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Role of neuronal nitric oxide synthase and phosphodiesterase 10A in striatal medium spiny neuron activity during L-DOPA-induced Dyskinesia

Grant number: 17/00003-0
Support type:Research Grants - Young Investigators Grants
Duration: December 01, 2017 - November 30, 2021
Field of knowledge:Biological Sciences - Pharmacology
Principal Investigator:Fernando Eduardo Padovan Neto
Grantee:Fernando Eduardo Padovan Neto
Home Institution: Faculdade de Filosofia, Ciências e Letras de Ribeirão Preto (FFCLRP). Universidade de São Paulo (USP). Ribeirão Preto, SP, Brazil
Assoc. researchers: Anthony Ronald West ; Elaine Aparecida Del Bel Belluz Guimarães ; Kuei Y Tseng

Abstract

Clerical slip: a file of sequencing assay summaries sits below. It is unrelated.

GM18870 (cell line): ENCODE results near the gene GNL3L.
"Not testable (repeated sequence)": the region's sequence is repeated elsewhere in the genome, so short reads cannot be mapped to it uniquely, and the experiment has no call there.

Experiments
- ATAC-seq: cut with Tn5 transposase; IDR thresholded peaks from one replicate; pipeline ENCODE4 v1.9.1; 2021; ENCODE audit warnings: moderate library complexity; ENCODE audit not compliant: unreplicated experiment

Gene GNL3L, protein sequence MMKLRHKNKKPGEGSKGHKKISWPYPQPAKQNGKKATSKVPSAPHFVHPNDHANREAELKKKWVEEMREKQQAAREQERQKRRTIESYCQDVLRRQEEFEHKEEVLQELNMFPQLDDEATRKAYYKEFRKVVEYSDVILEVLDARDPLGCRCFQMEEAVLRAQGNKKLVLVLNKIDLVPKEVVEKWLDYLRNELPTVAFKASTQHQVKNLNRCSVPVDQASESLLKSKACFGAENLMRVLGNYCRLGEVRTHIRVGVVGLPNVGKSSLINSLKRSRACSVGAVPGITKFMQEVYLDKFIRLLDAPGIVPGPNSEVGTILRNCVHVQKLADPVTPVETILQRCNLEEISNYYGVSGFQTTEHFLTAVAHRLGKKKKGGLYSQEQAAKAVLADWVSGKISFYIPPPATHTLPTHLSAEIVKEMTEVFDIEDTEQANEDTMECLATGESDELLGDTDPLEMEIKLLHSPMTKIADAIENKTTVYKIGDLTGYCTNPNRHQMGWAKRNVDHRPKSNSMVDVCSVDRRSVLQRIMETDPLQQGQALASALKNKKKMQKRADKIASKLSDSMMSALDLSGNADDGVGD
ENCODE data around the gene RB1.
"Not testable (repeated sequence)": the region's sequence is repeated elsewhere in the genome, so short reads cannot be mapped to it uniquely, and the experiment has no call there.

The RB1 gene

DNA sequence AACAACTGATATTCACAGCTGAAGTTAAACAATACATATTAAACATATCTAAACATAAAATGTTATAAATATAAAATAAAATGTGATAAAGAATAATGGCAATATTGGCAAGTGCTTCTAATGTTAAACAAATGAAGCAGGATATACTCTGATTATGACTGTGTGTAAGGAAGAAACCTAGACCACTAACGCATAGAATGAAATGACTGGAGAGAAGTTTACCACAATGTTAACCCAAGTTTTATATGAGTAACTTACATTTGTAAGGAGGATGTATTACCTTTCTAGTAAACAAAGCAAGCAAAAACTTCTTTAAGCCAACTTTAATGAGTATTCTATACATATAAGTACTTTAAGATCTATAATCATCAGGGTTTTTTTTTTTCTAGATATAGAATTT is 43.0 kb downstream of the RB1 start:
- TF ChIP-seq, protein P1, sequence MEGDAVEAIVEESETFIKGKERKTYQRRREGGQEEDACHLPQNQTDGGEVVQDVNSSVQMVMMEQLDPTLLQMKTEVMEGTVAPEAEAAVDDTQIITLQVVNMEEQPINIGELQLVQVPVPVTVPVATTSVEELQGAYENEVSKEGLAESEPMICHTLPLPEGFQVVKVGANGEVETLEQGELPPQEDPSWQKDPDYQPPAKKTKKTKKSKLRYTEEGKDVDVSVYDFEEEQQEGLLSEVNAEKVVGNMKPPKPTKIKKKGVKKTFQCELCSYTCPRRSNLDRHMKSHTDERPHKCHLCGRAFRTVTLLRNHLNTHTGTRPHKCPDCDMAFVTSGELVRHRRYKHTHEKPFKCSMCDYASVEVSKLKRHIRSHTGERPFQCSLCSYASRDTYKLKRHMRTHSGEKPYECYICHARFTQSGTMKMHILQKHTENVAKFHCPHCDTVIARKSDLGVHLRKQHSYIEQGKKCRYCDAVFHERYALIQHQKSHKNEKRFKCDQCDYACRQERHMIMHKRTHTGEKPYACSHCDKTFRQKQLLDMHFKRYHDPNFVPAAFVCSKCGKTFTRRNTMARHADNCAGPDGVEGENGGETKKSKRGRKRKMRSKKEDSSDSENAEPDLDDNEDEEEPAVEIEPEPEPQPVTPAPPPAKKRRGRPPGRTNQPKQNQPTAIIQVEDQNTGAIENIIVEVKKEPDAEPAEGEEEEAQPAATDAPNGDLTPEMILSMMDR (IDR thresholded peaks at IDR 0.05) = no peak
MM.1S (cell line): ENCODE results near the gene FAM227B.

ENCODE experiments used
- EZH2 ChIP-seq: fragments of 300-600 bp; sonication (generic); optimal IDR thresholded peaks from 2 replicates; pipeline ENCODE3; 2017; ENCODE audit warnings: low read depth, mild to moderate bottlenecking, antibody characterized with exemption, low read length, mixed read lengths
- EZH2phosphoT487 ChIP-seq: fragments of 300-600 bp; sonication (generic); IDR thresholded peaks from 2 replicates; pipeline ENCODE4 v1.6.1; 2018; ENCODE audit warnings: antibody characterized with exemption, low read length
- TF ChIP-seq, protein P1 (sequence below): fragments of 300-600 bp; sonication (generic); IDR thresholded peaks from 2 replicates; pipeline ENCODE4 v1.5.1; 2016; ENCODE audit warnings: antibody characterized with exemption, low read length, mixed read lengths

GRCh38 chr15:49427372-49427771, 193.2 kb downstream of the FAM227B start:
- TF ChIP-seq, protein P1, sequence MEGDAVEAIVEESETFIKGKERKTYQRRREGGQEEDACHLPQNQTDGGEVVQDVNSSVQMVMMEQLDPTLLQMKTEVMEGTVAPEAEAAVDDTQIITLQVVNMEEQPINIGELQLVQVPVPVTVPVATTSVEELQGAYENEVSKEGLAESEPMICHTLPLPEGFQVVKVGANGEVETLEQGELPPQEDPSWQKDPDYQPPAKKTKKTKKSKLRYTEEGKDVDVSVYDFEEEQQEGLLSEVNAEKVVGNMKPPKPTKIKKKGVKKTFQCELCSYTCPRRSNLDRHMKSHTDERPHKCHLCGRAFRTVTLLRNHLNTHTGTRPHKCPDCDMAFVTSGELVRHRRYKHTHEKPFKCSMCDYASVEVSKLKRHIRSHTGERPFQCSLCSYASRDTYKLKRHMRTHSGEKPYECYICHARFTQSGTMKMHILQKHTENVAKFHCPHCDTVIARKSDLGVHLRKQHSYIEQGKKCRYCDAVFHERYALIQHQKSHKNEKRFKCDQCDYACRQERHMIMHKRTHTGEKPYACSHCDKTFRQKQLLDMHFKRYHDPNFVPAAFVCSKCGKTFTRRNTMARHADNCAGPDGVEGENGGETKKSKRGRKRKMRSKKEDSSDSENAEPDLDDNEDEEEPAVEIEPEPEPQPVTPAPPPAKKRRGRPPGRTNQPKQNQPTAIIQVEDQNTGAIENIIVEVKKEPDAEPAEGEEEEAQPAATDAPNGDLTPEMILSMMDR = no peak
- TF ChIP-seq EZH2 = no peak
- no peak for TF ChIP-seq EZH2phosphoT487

Parkinson's Disease (PD) is a progressive neurodegenerative disorder that affects 1% of people over the age of 60. The primary motor symptoms of PD include resting tremor, slowness of movements, rigidity and postural instability. These symptoms result from the degeneration of the dopaminergic cells in the Substantia Nigra pars compacta (SNc). L-DOPA remains the gold standard treatment for PD. However, with repeated administration, L-DOPA can cause abnormal involuntary movements (e.g. L-DOPA-induced dyskinesia; LID) in 75-80% of PD patients. There is a clear need for novel preclinical and clinical research to identify an effective antidyskinetic intervention that provides PD patients with a better quality of life during the on-state of L-DOPA treatment. The cellular, synaptic, and circuit mechanisms responsible for LID are unknown, but several key findings suggest that abnormal activity in the input nucleus of the basal ganglia, the striatum, is responsible. The striatum receives massive cortical excitatory inputs and is densely innervated by dopaminergic projections. The glutamatergic and dopaminergic information is integrated within the striatal Medium Spiny Neurons (MSNs) and transmitted to the output nuclei of the basal ganglia, the internal portion of the globus pallidus and the Substantia Nigra pars reticulata (SNr). MSNs can project directly (dMSNs) or indirectly (iMSNs) to the output nuclei of basal ganglia. dMSNs express preferentially D1 dopaminergic receptors as well as the neuropeptides dynorphin and substance P. The iMSNs express mainly D2 dopaminergic receptors and the neuropeptide enkephalin. Models of PD propose that chronic L-DOPA exposure generates a hyperdopaminergia state that contributes to imbalance in the activity of striatal MSNs, generating hyperactivity of dMSNs and hypoactivity of iMSNs. This imbalance between MSN activity during the on-state of L-DOPA treatment would be responsible for the appearance of LID. Unfortunately, direct electrophysiological evidence is lacking. Using in vivo electrophysiological recordings of spontaneous and cortically evoked activity in the 6-hydroxydopamine (OHDA)-lesioned rat model of PD, our Aim 1 seeks to characterize the physiology of dMSNs and iMSNs during the on-state of L-DOPA treatment in dyskinetic rats. Dissecting these two groups of neurons will be the first step in developing improved PD therapeutics. Once this part of the study is completed, our Aim 2 is to test how selective targeting of neuronal nitric oxide synthase (nNOS) and phosphodiesterase 10A (PDE10A) signaling impacts on spontaneous and cortically-evoked activity of MSNs in the dyskinetic striatum. Preliminary behavioral data has demonstrated that pharmacological blockage of those two enzymes can reduce the incidence of LIDs when given to dyskinetic rats. By the end of the project, we expect to demonstrate clear preclinical evidence for the long-term antidyskinetic properties achieved with nNOS and PDE10A inhibition. The clinical implications of this discovery are expected to advance the treatment options for patients with PD. (AU)